* Nikkei may top its May high in a few weeks - analyst
* Fujifilm soars on report on development for cancer drugs
By Ayai Tomisawa
TOKYO, Nov 26 Japanese stocks retreated from a
6-month high on Tuesday morning as a pause in the weak yen trend
gave investors an opportunity to book gains after the market's
recent frenetic rise.
The Nikkei dropped 0.8 percent to 15,495.28 in
mid-morning trade after climbing 1.5 percent on the previous day
to within sight of a 5-1/2-year peak reached in May.
Analysts cited overbought signs in the Tokyo market, with
the index trading 5.5 percent above its 25-day moving average of
"The market attracted sharp gains in the short period of
time, so profit-taking is only natural," said Kenji Shiomura, an
analyst at Daiwa Securities.
He said the Nikkei's rising trend opens the way to breaching
its May high of 15,942.60.
"Investors are focused on the outcome of Black Friday. If
headlines start showing positive figures as early as next week,
we may see more rises in the market on hopes that U.S.
consumption is strong," he said, referring to the Friday after
Thanksgiving and the start of Christmas shopping.
The Topix shed 0.6 percent to 1,252.61.
Exporters lost ground, with Toyota Motor Corp
falling 1.1 percent, Honda Motor Co dropping 1.2
percent and Sony Corp shedding 1.8 percent, after the
dollar trimmed gains on the yen to 101.52, having earlier
hit a six-month high around 101.91.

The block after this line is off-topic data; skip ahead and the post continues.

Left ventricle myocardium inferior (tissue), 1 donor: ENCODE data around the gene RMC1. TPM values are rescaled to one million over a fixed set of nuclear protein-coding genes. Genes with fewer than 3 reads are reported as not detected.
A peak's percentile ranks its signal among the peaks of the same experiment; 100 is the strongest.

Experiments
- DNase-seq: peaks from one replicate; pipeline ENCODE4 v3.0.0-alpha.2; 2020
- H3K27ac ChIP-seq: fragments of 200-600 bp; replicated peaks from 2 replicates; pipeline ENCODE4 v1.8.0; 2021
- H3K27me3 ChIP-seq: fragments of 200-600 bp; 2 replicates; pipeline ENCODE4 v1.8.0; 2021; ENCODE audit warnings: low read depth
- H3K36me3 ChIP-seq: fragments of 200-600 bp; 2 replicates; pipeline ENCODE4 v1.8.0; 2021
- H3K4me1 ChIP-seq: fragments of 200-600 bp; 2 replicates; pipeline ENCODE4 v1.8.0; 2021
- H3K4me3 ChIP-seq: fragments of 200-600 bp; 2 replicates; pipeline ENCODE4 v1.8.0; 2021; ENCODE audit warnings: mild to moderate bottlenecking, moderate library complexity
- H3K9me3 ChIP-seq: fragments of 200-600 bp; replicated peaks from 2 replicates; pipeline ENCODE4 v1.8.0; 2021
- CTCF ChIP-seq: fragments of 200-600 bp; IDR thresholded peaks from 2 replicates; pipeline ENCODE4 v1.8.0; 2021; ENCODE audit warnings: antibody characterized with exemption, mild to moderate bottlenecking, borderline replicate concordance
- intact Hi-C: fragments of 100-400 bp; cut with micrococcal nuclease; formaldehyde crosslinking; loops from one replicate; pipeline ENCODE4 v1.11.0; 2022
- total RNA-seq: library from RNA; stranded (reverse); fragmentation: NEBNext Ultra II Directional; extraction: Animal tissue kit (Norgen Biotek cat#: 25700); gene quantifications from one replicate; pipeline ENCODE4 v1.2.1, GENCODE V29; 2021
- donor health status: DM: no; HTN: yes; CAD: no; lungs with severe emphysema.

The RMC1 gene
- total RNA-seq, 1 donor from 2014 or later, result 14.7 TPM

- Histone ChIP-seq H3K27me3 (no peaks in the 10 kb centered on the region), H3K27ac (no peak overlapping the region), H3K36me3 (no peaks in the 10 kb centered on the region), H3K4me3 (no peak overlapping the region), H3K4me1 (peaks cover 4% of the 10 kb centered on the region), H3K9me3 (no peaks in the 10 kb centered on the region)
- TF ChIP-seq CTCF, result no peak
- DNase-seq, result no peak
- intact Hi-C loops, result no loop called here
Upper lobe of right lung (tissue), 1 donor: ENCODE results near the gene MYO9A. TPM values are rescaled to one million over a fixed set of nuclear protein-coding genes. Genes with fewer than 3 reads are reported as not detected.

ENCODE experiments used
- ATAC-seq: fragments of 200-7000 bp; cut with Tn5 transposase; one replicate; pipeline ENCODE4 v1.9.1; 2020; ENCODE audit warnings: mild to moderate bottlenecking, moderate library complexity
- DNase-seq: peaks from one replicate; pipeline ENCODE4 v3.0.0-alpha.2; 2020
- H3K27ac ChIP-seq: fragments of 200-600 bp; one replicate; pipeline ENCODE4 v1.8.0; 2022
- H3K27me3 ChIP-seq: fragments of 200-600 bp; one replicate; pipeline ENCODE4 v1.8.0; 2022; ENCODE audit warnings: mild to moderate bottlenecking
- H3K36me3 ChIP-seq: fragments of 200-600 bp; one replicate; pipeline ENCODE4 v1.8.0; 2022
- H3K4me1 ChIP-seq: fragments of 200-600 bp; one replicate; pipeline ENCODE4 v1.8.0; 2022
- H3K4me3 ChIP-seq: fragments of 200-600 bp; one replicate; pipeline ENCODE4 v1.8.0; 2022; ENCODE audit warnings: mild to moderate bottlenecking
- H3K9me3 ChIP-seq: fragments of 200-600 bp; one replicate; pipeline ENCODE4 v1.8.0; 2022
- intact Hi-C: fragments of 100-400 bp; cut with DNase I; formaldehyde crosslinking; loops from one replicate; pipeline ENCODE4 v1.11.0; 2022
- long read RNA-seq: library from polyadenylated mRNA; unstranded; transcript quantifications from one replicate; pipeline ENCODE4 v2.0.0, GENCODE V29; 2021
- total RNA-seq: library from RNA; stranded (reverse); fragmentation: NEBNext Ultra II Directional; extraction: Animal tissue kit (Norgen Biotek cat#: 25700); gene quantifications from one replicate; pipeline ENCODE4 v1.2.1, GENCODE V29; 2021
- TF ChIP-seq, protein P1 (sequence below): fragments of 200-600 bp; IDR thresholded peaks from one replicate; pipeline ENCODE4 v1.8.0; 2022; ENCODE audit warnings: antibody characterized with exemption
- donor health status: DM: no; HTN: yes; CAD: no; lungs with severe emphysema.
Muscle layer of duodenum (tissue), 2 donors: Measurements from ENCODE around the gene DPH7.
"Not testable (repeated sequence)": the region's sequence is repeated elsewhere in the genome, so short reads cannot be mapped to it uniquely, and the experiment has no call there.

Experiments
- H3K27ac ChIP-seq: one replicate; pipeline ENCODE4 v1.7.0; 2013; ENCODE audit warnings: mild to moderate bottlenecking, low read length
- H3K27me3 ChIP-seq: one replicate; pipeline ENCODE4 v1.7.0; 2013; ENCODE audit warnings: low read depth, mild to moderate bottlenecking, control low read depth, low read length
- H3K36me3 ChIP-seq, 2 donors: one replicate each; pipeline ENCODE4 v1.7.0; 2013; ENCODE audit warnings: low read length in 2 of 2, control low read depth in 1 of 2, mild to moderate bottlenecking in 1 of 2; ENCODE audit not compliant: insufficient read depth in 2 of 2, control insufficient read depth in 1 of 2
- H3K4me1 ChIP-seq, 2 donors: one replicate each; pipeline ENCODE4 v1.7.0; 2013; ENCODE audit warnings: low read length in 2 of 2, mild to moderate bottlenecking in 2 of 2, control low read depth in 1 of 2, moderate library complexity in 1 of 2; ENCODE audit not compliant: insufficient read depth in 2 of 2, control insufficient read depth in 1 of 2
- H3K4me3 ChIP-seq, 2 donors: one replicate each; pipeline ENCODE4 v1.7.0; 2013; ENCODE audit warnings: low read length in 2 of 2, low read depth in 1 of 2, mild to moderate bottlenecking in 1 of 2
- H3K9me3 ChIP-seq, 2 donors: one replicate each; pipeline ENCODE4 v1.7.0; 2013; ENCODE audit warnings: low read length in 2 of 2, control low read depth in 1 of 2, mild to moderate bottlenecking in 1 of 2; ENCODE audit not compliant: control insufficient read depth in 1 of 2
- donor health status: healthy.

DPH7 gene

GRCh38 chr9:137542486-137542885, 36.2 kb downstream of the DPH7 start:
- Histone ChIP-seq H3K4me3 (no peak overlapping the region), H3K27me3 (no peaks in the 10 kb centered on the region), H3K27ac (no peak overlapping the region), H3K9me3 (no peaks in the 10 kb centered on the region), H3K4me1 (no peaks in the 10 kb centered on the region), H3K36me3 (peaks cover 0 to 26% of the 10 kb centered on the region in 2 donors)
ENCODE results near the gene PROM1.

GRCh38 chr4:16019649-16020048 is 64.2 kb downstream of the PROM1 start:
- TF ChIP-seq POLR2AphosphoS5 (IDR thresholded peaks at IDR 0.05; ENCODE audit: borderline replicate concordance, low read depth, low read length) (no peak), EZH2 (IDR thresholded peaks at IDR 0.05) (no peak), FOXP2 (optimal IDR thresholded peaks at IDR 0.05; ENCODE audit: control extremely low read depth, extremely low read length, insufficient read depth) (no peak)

Bucking the trend, Fujifilm Holdings Corp soared
4.1 percent to 2,799 yen, the highest since March 2011 after the
Nikkei business daily reported that the company will create
cancer treatments jointly with MD Anderson Cancer Center of the
U.S., one of the world's leading comprehensive cancer hospitals.
Analysts said exporters may lead the market higher in the
coming months on expectations that their profits will improve
further as the yen stays weak against the dollar. A weaker yen
lifts their competitiveness abroad as well as their profits when
According to Bank Of America Merrill Lynch, of 1,460
companies listed on the Tokyo Stock Exchange's first-section
that have reported their earnings for the first half through
September, companies' operating profits rose 26.9 percent and
net profits jumped 90.4 percent.
"This appears to be a clear evidence of positive tailwinds
for corporate Japan in the form of 'Abenomics', the wealth
effect of higher share prices, and a recovery in consumer
confidence from higher bonuses and overtime pay," wrote Naoki
Kamiyama, head of Japan equity strategy.
Galvanized by the Japanese government's massive fiscal and
monetary stimulus, the benchmark Nikkei has risen about 50
percent this year, gunning for its best yearly performance since